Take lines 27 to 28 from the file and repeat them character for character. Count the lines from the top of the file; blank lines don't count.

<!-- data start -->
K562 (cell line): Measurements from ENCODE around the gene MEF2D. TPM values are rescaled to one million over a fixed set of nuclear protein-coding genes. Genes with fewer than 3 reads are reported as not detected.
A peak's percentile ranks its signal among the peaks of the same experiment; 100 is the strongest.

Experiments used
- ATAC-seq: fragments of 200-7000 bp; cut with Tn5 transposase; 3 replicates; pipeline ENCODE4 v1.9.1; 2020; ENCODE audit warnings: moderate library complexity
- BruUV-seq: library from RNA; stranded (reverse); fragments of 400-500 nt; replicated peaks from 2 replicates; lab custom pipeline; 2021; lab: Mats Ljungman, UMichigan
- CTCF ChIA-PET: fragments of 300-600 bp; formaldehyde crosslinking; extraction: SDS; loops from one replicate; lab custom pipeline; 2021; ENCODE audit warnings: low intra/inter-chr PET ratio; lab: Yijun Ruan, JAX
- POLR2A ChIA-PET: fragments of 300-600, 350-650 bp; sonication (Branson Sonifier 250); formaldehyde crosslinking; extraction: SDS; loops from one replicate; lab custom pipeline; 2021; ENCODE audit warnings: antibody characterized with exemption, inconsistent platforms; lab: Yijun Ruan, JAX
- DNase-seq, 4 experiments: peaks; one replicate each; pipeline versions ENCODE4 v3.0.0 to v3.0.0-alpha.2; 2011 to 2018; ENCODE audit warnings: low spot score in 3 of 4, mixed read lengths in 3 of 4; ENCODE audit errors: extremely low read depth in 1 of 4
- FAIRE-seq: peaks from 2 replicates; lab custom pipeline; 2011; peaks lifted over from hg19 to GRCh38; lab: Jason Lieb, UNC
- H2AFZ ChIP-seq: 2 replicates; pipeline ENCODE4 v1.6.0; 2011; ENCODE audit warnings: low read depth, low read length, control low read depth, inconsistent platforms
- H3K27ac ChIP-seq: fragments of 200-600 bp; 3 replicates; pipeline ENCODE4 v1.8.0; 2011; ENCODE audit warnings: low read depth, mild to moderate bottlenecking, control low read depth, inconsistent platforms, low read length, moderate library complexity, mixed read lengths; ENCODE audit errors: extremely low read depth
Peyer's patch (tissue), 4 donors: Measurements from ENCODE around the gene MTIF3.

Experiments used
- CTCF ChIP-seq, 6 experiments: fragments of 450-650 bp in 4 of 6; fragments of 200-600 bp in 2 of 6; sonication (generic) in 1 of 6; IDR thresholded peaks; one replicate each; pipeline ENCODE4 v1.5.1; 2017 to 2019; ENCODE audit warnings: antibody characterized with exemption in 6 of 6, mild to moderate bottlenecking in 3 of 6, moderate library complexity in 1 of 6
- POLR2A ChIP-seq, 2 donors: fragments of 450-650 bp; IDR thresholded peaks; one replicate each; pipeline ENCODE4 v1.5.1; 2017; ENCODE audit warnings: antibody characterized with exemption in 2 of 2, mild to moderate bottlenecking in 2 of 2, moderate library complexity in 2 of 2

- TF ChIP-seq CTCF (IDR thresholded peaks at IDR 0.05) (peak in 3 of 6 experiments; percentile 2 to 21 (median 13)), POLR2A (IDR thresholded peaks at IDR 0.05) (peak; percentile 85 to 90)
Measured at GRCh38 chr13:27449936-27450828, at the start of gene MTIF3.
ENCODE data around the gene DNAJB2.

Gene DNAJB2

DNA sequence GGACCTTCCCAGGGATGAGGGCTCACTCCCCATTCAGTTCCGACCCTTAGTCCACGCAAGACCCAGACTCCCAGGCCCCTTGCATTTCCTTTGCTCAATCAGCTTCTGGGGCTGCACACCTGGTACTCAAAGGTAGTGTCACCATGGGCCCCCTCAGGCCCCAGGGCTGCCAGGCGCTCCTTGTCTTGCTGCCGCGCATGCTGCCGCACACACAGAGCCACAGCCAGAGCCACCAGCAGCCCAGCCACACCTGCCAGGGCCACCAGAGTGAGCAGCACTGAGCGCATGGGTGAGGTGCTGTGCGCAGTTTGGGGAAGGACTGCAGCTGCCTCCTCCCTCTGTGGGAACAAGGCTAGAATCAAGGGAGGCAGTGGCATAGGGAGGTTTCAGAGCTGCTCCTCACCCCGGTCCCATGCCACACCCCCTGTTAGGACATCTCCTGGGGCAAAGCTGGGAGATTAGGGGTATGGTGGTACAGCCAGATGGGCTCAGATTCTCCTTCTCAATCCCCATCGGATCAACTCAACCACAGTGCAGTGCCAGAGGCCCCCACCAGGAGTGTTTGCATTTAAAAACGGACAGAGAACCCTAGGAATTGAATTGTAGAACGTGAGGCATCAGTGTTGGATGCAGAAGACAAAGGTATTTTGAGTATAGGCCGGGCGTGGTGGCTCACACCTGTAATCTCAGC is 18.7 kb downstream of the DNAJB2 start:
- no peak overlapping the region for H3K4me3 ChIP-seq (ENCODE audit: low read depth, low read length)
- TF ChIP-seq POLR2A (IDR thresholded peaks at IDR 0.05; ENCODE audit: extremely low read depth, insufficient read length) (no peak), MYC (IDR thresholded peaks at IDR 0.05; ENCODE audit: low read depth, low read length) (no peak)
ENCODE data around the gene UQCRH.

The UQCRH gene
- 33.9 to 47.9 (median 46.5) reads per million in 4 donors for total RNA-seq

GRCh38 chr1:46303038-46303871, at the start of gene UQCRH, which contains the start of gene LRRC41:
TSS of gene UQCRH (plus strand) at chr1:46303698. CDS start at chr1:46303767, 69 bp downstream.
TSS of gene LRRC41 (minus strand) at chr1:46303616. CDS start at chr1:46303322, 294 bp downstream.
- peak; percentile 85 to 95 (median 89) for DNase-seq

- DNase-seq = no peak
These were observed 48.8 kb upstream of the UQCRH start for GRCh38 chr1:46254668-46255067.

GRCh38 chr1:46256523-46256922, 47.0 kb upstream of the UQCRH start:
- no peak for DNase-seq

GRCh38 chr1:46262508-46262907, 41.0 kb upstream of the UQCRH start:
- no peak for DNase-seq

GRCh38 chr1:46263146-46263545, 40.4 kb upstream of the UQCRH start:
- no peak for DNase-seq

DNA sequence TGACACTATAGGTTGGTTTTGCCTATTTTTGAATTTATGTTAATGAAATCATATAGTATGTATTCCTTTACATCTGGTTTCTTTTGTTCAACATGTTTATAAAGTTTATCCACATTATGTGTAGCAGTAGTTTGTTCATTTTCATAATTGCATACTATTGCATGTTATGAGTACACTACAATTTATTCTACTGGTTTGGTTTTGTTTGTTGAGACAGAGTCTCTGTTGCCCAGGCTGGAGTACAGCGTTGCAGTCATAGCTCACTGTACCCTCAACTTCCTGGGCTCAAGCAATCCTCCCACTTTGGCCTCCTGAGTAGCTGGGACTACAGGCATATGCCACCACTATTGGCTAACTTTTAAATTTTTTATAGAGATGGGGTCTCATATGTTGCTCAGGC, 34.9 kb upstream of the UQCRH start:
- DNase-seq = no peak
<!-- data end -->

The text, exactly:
TSS of gene UQCRH (plus strand) at chr1:46303698. CDS start at chr1:46303767, 69 bp downstream.
TSS of gene LRRC41 (minus strand) at chr1:46303616. CDS start at chr1:46303322, 294 bp downstream.